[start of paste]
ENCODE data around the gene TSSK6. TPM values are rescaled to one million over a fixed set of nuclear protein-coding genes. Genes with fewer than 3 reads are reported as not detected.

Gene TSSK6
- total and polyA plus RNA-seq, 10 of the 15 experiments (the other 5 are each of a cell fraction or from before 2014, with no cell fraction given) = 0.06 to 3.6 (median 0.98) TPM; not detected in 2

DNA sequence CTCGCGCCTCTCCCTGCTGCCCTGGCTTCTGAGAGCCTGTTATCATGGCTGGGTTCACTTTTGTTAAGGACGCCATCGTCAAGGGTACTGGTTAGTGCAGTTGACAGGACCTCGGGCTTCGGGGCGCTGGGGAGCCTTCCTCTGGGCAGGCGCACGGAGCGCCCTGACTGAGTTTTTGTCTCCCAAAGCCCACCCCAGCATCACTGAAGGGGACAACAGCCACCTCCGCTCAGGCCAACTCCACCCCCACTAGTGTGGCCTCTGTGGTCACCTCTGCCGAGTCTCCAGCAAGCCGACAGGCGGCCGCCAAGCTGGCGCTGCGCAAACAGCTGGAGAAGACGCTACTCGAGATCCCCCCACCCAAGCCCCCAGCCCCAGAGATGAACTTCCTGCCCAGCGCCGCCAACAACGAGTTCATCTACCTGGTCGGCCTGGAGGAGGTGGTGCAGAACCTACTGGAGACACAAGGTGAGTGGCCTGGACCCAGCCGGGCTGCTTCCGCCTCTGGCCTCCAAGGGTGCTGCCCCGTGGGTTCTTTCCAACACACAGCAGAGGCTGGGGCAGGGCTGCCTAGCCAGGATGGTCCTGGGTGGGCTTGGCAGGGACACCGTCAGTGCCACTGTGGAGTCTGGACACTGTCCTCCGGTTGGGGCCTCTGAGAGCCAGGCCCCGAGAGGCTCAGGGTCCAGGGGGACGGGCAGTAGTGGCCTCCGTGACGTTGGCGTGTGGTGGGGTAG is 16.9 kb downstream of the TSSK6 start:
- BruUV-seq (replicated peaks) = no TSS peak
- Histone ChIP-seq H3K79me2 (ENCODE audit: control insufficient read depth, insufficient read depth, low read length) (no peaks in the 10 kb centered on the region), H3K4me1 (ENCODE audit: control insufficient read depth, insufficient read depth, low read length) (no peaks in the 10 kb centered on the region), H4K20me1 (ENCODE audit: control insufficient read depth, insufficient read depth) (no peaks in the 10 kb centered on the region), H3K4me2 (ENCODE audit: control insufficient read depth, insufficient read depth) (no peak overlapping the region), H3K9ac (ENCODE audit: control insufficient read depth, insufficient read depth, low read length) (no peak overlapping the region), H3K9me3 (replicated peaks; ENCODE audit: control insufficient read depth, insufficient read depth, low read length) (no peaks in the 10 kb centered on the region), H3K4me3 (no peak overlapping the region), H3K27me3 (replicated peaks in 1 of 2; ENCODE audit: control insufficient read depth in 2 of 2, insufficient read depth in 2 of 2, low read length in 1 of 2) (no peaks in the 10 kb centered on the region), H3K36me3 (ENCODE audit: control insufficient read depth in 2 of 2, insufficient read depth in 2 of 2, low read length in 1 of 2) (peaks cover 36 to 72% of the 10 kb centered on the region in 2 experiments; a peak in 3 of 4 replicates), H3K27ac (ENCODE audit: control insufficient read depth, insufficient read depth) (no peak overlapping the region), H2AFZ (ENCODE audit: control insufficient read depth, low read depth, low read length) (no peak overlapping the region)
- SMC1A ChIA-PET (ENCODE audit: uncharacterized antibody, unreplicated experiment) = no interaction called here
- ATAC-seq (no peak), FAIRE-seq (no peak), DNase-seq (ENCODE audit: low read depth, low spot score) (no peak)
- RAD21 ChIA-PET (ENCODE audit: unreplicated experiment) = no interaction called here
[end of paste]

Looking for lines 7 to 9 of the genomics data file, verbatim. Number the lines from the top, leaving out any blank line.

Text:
- SMC1A ChIA-PET (ENCODE audit: uncharacterized antibody, unreplicated experiment) = no interaction called here
- ATAC-seq (no peak), FAIRE-seq (no peak), DNase-seq (ENCODE audit: low read depth, low spot score) (no peak)
- RAD21 ChIA-PET (ENCODE audit: unreplicated experiment) = no interaction called here